I thought it would be interesting to try to write my review of the Diving Bell and the Butterfly in my head without setting pen to paper until the end, and to convey at least some of it by blinking, since I find the fact that the author wrote the whole book in this way astonishing. Perhaps experiencing that process myself would improve my understanding of things, such that I wouldn’t be astonished.
I think trying to do this was an even better exercise than I expected, though by the end I was frustrated to the point of tears, and I’m still feeling kind of annoyed, having just put it up.
(Hopefully this was also a vivid and enlightening experience of signing up for annoying projects, which I do often, but usually the annoyance is months later than the agreeing, so I’m not sure that my intuitive anticipations make the connection.)
Before I go and do something anti-annoying, I figure I should write some notes on the experience, while it is fresh.
- It did feel fairly encumbering. There were nascent sentences that I might have tried to poke in somewhere, then play around with, then look at and move or get rid of, where the prospect of trying to do some equivalent of all that in my head while keeping hold of the broader paragraph was too intimidating, and I watched them go by. And the sentences I did write felt like half my attention was on something like balancing them on the end of a stick and not having them fall on the floor, and really sculpting them would have required too much dexterity.
- Though I think in some sense they were much more sculpted than usual, because I did think about each one for longer, and often hone it into something more succinct and memorable instead of writing down the first ramble that entered my mind. I’m not sure how that fits with the above observation.
- It felt mentally strength-building - as if I was exercising a capability that would improve, which was exciting, and I briefly fantasized about a stronger and defter inner world.
- I started out looking at things around me as I composed, like my resting computer, and the table, and the sea. But after a while, I realized that I was staring intently at a long rug with about as many Persian whorls as paragraphs in my prospective post, and that as I envisaged the current sentence, I was mentally weaving it around some well-placed sub-curls of its paragraph-whorl. Looking away from it, it was harder to remember what I had been saying. (I have noticed before that thinking in the world, I end up appropriating the scenery as some kind of scratch paper - you can’t write on it, but you can actually do a lot with reinterpreting whatever it already contains.)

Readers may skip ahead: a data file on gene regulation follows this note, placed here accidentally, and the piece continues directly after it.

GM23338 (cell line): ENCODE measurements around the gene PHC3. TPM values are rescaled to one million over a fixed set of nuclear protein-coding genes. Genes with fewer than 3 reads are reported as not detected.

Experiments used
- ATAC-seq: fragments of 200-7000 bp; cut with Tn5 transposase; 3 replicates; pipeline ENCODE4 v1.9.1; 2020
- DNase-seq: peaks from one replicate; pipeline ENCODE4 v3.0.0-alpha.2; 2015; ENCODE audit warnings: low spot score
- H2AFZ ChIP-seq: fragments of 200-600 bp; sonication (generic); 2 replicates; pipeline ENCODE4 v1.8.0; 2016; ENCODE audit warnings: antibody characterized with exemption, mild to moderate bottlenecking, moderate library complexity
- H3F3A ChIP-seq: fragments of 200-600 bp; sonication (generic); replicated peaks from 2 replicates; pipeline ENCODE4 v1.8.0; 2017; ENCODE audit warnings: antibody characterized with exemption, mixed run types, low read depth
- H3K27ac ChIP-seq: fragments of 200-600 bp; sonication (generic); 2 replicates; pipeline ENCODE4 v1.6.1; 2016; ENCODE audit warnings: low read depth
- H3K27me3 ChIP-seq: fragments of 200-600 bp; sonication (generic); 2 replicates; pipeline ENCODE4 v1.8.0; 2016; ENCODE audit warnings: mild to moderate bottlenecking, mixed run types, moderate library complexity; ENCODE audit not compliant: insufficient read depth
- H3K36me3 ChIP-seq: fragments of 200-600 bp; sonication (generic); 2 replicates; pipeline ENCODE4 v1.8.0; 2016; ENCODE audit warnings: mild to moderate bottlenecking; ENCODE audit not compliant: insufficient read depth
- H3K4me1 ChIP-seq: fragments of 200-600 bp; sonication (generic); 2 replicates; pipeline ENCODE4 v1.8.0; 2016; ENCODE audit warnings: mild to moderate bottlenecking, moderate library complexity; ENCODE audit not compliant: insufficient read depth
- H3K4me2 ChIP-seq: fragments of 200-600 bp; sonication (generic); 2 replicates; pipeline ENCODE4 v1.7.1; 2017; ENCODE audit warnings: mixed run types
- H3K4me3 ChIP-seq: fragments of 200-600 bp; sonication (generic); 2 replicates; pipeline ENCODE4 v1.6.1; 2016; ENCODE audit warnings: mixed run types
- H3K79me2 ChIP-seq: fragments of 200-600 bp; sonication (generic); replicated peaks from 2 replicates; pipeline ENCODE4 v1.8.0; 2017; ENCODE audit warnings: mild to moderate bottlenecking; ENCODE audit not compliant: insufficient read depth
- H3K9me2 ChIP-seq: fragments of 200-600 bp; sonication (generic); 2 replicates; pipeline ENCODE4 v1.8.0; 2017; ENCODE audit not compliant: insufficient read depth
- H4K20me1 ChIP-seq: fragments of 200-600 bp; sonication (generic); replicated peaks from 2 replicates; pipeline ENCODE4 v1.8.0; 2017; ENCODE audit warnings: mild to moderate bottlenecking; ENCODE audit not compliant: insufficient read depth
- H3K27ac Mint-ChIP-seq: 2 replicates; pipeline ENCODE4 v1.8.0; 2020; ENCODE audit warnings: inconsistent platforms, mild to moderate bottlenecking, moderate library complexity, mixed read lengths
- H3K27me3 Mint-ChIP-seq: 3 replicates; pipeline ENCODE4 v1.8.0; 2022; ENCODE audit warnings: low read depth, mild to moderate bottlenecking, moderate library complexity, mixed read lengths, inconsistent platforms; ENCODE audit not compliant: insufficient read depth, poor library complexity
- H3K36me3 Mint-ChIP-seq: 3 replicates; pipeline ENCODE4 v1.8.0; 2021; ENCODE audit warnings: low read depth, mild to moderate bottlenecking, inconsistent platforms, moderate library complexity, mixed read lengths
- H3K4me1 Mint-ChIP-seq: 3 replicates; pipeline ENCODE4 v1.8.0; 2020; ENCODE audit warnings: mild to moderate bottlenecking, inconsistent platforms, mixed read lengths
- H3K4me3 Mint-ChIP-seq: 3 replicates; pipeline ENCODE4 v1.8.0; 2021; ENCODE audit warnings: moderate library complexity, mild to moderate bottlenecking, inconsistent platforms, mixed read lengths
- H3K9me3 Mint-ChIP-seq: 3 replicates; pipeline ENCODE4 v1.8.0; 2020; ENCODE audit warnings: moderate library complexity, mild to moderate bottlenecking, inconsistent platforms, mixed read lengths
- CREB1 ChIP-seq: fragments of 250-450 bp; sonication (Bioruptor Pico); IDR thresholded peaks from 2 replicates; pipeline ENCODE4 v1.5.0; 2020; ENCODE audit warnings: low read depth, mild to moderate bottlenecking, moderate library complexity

- For words with lots of synonyms, I kept selecting one, then forgetting which and having to select again (e.g. ‘lively’ or ‘energetic’ or ‘vigorous’?)
- I originally set out to compose the whole thing before writing it, but this was fairly hard and seemed somewhat arbitrary, so after composing the basic outline and a few paragraphs, somewhat discouraged by the likelihood of forgetting them again imminently, I decided that I could instead compose chunks at a time rather than having to do it all at once. In the end I did it in paragraph chunks. Which is probably a much easier task than Bauby had, since if someone was coming to transcribe stuff for hours, one probably wants more than one paragraph relatively well prepared.
- Thinking lots of thoughts without saying or writing them can feel a particular kind of agitating.
- It took about 20 minutes for my boyfriend and I to transcribe a single sentence using roughly the winking method described in the book, for a speed of around 1 word per minute. The scheme was for him to run his finger over an alphabet reorganized by letter frequency, then for me to wink when he reached the desired letter. We added some punctuation, and a ‘pause! let me think!’ signal, and ‘yes’, and ‘no’. These last three got a lot of use. It basically worked as expected, though one time we made an error, and I didn’t know what to do, so I continued from the beginning of the word again, which made the sentence nonsensical, which confused him for a while, but he figured it out.
- I wondered why Bauby and his assistant didn’t use Morse code, or something more efficient. We didn’t try this, but some forum users also wonder this, and one claims that he can wink out about 20 words per minute in Morse code, but that the large amount of blinking involved is ‘pretty tiring’.
- We made a huge amount of use of my boyfriend guessing the rest of the word, from context and the first few letters. In the book, Bauby describes how people frequently mess that up, or fail to check that they have guessed correctly, or refuse to guess and conscientiously coax forth every letter. This all sounds terrible.
- I’m aware that some people probably compose things entirely in their heads all the time (people have all kinds of mental situations - some people can also reliably imagine a triangle without it being more like the feeling of a triangle laid out in a kind of triangle-like space, or breaking apart and becoming a volcano full of red and white flowers), and my notes here probably sound to them like a person saying ‘for a bizarro experience, I tried to walk across the room without holding on to things, but it was obviously a total disaster - knees bending every which way, and imagine balancing a whole floppy and joint-strewn human body on top of two of those things, while moving! Such sympathy I have for those who have lost their walking frames.’ I’m curious to hear from them whether this is what it sounds like.